Do Team Fortress 2, only set it in the Wild West. Looks simple on paper, but is it really that easy to copy Valve's successful formula for multiplayer shooters?
Lead & Gold: Gangs of the Wild West is a team-based online shooter, where you can play as either the red or blue side, and then take on your opponents in a variety of objective-based levels across a bunch of different of maps. You can choose from different classes, each with different weapons and abilities, and the game has a clean, stylised look to it.
So far, so Team Fortress 2.
The thing is, looks are about where the similarities end. And for Lead & Gold, this is a problem.
Nice Duds: Lead & Gold looks great. The classes are easily distinguished, fit Western stereotypes without looking clichéd, there's a consistent and effective style to the world and the lighting effects on the maps bring an unexpected level of polish to the game's visuals.
Maps: For a multiplayer shooter, map design is crucial. And despite being the product of a relatively small team, Lead & Gold has a great variety of maps, each unique and each featuring memorable choke-points and room for flanking. The ones where long-range combat are emphasised are particularly well designed.
Good Ideas: Lead & Gold knows the little tweaks and features that have worked in other recent shooters, and isn't afraid to hand-pick some of the best of them. These range from roaming spawn points (Battlefield) to the "not quite gone" mechanic of leaving a near-death player on the ground with the use of their pistol (Left 4 Dead). After all, good game design can often be as much about knowing what to borrow as what to invent.
Lag: Hoo boy. Lead & Gold's network code is bad. Really bad. I can't remember the last online shooter I played that was so crippled by it. I'd estimate around half the games I played I ended up quitting because the host was lost or the game bogged down into a ghost chase. Making things worse is the fact the game lacks dedicated server support, meaning you can't get around this if you tried.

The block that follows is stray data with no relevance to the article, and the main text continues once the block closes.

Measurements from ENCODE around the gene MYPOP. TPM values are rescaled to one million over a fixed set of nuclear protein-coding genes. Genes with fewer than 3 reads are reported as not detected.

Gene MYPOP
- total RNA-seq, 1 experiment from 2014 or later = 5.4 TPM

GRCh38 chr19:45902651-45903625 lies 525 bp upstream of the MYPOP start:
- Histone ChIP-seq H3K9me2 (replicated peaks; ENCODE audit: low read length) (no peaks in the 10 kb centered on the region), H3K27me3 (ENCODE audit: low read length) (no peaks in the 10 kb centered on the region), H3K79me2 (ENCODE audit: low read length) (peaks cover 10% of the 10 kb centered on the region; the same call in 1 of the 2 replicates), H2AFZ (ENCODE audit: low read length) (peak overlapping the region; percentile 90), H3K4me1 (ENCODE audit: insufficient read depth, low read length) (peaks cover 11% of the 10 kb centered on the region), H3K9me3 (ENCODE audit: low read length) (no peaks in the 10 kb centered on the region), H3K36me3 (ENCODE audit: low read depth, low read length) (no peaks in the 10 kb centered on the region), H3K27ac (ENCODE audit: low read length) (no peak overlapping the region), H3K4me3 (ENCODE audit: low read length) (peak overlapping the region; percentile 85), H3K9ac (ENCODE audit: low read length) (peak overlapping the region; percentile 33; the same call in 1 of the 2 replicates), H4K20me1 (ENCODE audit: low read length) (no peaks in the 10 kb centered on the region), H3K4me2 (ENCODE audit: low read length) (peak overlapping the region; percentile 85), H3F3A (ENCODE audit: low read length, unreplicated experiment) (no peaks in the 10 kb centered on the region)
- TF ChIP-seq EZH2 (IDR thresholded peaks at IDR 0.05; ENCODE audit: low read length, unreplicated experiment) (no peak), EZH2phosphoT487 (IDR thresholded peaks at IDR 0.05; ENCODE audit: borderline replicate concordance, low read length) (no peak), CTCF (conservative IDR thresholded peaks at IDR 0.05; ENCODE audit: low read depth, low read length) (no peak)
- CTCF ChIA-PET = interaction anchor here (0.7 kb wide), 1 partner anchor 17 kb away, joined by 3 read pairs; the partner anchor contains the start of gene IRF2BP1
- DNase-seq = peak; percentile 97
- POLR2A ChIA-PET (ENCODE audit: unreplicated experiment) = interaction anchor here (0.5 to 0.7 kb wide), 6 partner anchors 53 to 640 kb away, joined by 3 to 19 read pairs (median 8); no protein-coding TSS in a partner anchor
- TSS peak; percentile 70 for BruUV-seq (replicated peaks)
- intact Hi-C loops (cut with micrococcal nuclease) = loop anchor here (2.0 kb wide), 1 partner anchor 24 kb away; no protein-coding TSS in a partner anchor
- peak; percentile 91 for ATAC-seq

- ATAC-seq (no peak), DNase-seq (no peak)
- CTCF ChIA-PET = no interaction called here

Nobody's Home: I didn't just have problems playing games. I had problems finding them. Since the game's launch barely has the global online playerbase numbered over 100, and most times has been sitting at around the 40-60 mark. This means you've often only got 1-2 games to choose from, and in some cases, no games at all.
Loose Goose: Aside from the Trapper's scoped rifle, most weapons in the game feel very loose, making precise aiming difficult. I know this may be realistic for the time, but it's also not much fun. Same goes for Lead & Gold's collision detection, which is a bit skittish, making jumps and the navigation of tight spaces a bit tougher – and slower - than it should be.
Silence: Lead & Gold does not, at this time, support dedicated voice chat. So you're going to have to come up with a workaround. While for some game modes this won't really matter, for others – the ones that require teamwork to accomplish complex objectives – it's sorely missed.
For a small team, on what is obviously a small budget, Lead & Gold is an admirable attempt, and one that, on the times it all came together, I had a lot of fun playing.
With its current litany of technical woes, though, I can't really recommend people give up playing something like Team Fortress 2 for it. It's just too rough and lacking in features that in 2010 gamers rightly take for granted, even when you consider its generous price ($15).
Now for the upside: the upcoming PS3 and Xbox 360 releases will hopefully address most of those concerns (as could promised updates to the PC edition)!
Lead & Gold was developed by Fatshark and published by Paradox Interactive for the PC (version reviewed), PlayStation 3 and Xbox 360. Released on April 9 for PC, April 22 on PSN (PAL), Xbox 360 & PSN (NTSC) TBA. Retails for $15. A copy of the game was given to us by the publisher for review purposes. Played all maps and game modes using all characters.
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